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"All I hear from you, you spineless cowards, is how poor you are; how you can't afford my taxes, my protection. Yet somehow, you all managed to find the money to hire a professional gunfighter to kill me. Where's all this money coming from? What am I to think? If ya got so much to spare, I'm just gonna have to take some more off ya. Because clearly some of you haven't got the message! This is my town! If you live to see the dawn, it's because I allow it! I'm in charge of everything! I decide who lives or who dies!"
Someone who holds disproportionate power over an area, by way of wealth or political connection. Could be a government official, a criminal or just a rich guy, but for all intents and purposes they own the town. Frequently, but it should be noted, not always a villain or antagonist character.
- Wilson Fisk, The Kingpin of Crime, remained the ruler of New York's criminal underground for a long time.
- In The DCU, Lex Luthor was this in post-Crisis Metropolis before Superman arrived.
- The Big Screwed-Up Family Roark Family are the de facto rulers of Sin City.
- In Kingdom Come, Bruce Wayne/Batman has done a positive version of this to Gotham City.
- In Don Rosa's story "A Little Something Special", Scrooge McDuck is said to own 99.9% of all lands and businesses in Duckburg and yet, he never even tried to tell the Mayor how to do his work.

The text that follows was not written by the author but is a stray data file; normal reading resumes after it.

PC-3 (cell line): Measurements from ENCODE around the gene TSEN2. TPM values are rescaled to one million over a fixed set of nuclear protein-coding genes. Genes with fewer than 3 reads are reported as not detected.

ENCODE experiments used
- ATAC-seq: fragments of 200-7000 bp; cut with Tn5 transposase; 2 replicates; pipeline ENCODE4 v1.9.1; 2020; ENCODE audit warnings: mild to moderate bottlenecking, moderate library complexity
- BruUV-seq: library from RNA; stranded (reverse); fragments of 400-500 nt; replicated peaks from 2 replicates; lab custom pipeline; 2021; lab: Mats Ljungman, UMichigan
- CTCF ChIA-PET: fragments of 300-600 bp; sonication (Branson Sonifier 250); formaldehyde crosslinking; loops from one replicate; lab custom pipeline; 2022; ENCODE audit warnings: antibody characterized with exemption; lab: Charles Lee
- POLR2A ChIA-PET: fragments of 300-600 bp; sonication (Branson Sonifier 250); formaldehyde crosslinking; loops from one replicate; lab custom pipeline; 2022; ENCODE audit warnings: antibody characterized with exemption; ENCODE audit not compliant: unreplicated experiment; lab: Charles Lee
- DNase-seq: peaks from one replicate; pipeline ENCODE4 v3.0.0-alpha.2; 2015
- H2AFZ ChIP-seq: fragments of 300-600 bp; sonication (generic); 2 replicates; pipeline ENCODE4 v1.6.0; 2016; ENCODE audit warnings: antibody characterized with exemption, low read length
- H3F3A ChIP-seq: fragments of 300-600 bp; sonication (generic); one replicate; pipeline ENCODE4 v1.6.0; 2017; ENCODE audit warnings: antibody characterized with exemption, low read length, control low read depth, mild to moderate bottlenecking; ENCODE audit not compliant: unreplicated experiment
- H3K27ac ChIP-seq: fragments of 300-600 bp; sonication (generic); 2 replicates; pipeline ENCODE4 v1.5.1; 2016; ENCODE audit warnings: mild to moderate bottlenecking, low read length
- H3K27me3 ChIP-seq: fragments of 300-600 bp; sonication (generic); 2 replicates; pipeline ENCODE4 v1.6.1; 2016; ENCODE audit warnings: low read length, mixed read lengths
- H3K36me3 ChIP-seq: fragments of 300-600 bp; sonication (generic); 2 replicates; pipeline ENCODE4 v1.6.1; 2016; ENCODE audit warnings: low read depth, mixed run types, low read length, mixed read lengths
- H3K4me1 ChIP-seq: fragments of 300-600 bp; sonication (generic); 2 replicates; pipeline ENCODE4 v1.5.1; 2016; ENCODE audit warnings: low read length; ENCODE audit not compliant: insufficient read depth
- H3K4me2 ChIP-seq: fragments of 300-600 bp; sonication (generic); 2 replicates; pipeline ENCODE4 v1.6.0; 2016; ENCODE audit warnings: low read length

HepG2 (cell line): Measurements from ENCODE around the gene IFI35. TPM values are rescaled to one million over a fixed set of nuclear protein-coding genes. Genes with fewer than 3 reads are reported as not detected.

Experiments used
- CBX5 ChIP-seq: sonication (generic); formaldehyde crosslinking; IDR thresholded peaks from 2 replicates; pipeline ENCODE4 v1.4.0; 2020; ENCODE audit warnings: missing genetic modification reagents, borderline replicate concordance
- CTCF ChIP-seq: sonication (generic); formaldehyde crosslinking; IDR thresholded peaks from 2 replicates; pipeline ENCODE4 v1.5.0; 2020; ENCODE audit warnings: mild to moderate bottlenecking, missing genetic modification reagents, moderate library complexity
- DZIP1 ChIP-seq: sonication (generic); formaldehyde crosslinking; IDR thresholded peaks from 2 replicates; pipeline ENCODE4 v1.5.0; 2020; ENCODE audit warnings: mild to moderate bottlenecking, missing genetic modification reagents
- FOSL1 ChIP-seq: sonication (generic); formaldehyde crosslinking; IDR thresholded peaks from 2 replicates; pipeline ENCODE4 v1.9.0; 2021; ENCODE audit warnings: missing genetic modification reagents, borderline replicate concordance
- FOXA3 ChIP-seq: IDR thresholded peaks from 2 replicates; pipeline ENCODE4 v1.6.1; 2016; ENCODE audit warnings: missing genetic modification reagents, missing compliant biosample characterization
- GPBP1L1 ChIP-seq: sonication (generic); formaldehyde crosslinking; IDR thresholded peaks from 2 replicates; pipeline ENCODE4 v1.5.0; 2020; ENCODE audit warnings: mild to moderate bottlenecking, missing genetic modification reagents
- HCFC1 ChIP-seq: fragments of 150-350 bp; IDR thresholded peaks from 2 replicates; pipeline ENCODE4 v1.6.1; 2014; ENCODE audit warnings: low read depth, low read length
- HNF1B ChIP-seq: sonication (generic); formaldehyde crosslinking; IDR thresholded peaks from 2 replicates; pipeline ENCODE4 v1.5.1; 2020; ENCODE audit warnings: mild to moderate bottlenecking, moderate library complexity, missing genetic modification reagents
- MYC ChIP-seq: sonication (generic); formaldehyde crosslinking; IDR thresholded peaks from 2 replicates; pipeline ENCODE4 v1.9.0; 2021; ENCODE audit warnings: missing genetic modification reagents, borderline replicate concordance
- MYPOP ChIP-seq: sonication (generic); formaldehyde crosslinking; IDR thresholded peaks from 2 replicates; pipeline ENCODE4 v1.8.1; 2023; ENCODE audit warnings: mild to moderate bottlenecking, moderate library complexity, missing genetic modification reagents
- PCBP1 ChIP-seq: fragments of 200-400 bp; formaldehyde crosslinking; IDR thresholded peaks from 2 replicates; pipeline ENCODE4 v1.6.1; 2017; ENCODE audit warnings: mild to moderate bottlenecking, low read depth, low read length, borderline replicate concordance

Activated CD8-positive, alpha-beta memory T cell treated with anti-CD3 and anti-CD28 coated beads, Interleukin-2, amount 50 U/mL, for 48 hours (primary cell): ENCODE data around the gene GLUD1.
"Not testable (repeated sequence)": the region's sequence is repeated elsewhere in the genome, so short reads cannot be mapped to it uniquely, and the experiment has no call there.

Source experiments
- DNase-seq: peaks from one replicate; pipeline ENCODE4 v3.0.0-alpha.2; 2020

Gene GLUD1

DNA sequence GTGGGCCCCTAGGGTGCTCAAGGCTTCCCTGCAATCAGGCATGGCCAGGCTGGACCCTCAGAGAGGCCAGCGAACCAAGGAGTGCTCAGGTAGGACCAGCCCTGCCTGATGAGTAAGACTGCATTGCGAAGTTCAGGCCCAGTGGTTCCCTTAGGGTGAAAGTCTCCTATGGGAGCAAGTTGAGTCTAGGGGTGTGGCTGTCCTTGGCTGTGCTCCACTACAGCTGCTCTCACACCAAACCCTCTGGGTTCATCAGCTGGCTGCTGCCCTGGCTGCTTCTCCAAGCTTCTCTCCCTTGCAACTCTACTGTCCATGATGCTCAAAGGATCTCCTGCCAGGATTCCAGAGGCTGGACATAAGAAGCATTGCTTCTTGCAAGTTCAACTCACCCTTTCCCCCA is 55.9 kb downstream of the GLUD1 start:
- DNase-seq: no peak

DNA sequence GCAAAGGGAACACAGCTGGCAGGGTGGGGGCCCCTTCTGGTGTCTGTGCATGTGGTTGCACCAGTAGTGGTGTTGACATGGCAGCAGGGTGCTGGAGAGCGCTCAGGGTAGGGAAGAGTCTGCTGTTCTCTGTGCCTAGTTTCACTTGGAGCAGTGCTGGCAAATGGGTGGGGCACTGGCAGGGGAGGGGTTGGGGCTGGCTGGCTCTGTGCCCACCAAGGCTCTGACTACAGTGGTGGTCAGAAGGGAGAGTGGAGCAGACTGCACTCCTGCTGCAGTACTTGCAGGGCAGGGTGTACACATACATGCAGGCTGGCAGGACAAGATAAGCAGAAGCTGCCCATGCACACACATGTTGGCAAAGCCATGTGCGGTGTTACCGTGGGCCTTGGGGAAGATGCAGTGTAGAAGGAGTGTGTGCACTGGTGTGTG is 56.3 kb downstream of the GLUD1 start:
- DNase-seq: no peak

- In The Life and Times of Scrooge McDuck, when Scrooge was offered the key to the town, he stated he already owned all locks.
- Carmine Falcone in Batman Begins. He makes a point of showing Bruce all the cops and government officials in the bar that would do nothing if he shot him.
- Subverted in Mad Max Beyond Thunderdome: Auntie (Tina Turner's character) initially appears to be the uncontested ruler of Bartertown, but Master/Blaster declares a short embargo on supplying methane to the town to drive home the point that they are the true force to be reckoned with.
- Yojimbo and A Fistful of Dollars are based on what happens when there are two of these guys.
- Brad Wesley in Road House.
- The character translated as Mayor in Gogol's The Inspector General (a 1949 film based on an 1842 play written by Nikolai Gogol), who is a powerful Corrupt Hick with more powers than a mayor would be thought of as having. This makes it Older Than Radio.
- John Herod of The Quick and the Dead provides the page quote.
- Training Day has Alonzo Harris, a Corrupt Cop who regards the portion of L.A. known as The Jungle this way.
- The Big Bad of the film Walking Tall declares it to Dwayne Johnson during their final confrontation: "This is MY town!"
- In the 1989 Batman movie, Boss Carl Grissom runs Gotham City's underworld, which is so powerful that right-hand man Jack Napier comments that he couldn't run the town without his help.
- "Big Jim" Rennie of Under the Dome.
Live Action TV
- The Dukes of Hazzard: Boss Hogg is Hazzard County commisioner, but he acts more like Hazzard is his personal fiefdom. The only other local authority figures we meet are the sheriff and his deputies, all of whom are in Hogg's pocket. No one ever runs against him for commissioner (or against Sheriff Roscoe P. Coltrane for sheriff).
- In the Leverage episode "The Bank Shot Job", the villain is a corrupt judge who effectively owns a small town in the California desert.
- The twisted Adult Swim miniseries The Heart She Holler concerns the town of "HeartShe Holler" and its dead autocrat mayor, and his feral son (who becomes mayor as his inheritance). The dead father continues to manipulate the town through a series of eerily accurate pre-taped messages.